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Weed management strategies for farming systems with herbicide tolerant cotton.

Werth, J. and Thornby, D. (2011) Weed management strategies for farming systems with herbicide tolerant cotton. Project Report. Cotton CRC.

PDF (Weed Management Strategies for Farming Systems with Herbicide Tolerant Cotton)

Article Link: http://hdl.handle.net/1/4060


The introduction of glyphosate tolerant cotton has significantly improved the flexibility and management of a number of problem weeds in cotton systems. However, reliance on glyphosate poses risks to the industry in term of glyphosate resistance and species shift. The aims of this project were to identify these risks, and determine strategies to prevent and mitigate the potential for resistance evolution. Field surveys identified fleabane as the most common weed now in both irrigated and dryland system. Sowthistle has also increased in prevalence, and bladder ketmia and peachvine remained common. The continued reliance on glyphosate has favoured small seeded, and glyphosate tolerant species. Fleabane is both of these, with populations confirmed resistant in grains systems in Queensland and NSW. When species were assessed for their resistance risk, fleabane, liverseed grass, feathertop Rhodes grass, sowthistle and barnyard grass were determined to have high risk ratings. Management practices were also determined to rely heavily on glyphosate and therefore be high risk in summer fallows, and dryland glyphosate tolerant and conventional cotton. Situations were these high risk species are present in high risk cropping phases need particular attention. The confirmation of a glyphosate resistance barnyard grass population in a dryland glyphosate tolerant cotton system means resistance is now a reality for the cotton industry. However, experiments have shown that resistant populations can be managed with other herbicide options currently available. However, the options for fleabane management in cotton are still limited. Although some selective residual herbicides are showing promise, the majority of fleabane control tactics can only be used in other phases of the cotton rotation. An online glyphosate resistance tool has been developed. This tool allows growers to assess their individual glyphosate resistance risks, and how they can adjust their practices to reduce their risks. It also provides researchers with current information on weed species present and practices used across the industry. This tool will be extremely useful in tailoring future research and extension efforts. Simulations from the expanded glyphosate resistance model have shown that glyphosate resistance can be prevented and managed in glyphosate-tolerant cotton farming systems. However, for strategies to be successful, some effort is required. Simulations have shown the importance of controlling survivors of glyphosate applications, using effective glyphosate alternatives in fallows, and combining several effective glyphosate alternatives in crop, and these are the key to the prevention and management of glyphosate resistance.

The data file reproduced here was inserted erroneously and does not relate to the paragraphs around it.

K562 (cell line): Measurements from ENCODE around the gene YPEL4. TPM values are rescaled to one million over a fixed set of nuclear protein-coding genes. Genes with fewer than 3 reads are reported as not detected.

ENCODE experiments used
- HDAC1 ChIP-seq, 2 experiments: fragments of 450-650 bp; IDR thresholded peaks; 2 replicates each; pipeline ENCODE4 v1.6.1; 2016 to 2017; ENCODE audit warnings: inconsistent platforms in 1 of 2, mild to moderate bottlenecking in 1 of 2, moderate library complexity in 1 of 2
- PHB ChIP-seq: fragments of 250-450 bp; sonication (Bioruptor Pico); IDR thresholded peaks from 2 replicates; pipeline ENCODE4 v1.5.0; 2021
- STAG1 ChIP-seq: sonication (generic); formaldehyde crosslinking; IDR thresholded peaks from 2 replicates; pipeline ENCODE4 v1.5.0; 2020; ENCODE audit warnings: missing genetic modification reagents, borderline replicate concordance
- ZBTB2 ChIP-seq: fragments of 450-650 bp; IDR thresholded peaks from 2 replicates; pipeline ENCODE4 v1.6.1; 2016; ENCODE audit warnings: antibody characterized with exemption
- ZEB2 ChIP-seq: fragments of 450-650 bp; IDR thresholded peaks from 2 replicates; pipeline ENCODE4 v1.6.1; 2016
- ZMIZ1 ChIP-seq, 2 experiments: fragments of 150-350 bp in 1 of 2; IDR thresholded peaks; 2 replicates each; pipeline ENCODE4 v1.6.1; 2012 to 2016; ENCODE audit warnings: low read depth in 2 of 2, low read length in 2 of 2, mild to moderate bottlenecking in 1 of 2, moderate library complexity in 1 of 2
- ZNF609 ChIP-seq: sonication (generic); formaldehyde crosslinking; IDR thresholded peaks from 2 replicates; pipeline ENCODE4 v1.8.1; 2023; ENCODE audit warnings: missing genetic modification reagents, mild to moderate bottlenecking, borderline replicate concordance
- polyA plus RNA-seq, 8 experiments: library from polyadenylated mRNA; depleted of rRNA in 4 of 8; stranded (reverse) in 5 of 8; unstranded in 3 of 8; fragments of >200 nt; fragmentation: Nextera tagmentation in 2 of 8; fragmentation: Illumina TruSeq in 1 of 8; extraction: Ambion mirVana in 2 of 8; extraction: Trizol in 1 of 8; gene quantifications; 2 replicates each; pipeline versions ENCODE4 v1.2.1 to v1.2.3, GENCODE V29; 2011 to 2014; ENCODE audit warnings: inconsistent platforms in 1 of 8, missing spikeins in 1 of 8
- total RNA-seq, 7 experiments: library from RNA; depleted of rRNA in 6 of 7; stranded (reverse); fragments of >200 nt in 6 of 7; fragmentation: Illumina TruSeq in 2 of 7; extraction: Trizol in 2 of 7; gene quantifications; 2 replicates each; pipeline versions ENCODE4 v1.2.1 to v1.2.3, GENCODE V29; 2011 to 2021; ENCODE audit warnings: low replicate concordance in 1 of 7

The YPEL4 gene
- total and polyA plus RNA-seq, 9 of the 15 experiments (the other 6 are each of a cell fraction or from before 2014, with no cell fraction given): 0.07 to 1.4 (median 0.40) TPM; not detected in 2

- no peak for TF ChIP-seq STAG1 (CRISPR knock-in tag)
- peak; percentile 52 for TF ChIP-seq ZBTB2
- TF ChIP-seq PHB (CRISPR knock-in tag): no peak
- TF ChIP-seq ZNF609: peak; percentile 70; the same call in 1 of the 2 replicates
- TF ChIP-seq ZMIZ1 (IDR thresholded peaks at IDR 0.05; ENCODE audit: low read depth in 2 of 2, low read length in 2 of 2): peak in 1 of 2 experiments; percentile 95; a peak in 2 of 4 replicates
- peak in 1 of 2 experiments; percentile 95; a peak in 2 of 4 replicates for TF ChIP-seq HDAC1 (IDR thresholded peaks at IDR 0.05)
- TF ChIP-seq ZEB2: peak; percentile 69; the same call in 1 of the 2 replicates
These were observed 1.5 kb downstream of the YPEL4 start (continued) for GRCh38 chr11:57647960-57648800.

Item Type:Monograph (Project Report)
Business groups:Crop and Food Science
Keywords:Final report ; Bt transgenic cotton glyphosate tolerant weed management resistance risks management strategies Sowthistle irrigated systems dryland crop rotation fleabane bladder ketmia peachvine liverseed grass feathertop Rhodes grass Best Management Practice (BMP) summer winter barnyard grass integrated weed management herbicide models farming systems glyphosate resistance extension and adoption extension activities online decision tools software IDO's Technical Specialists
Subjects:Agriculture > Agriculture (General)
Plant culture > Field crops
Plant culture > Field crops > Textile and fibre plants
Plant pests and diseases > Weeds, parasitic plants etc
Live Archive:08 Nov 2011 01:06
Last Modified:03 Sep 2021 16:49

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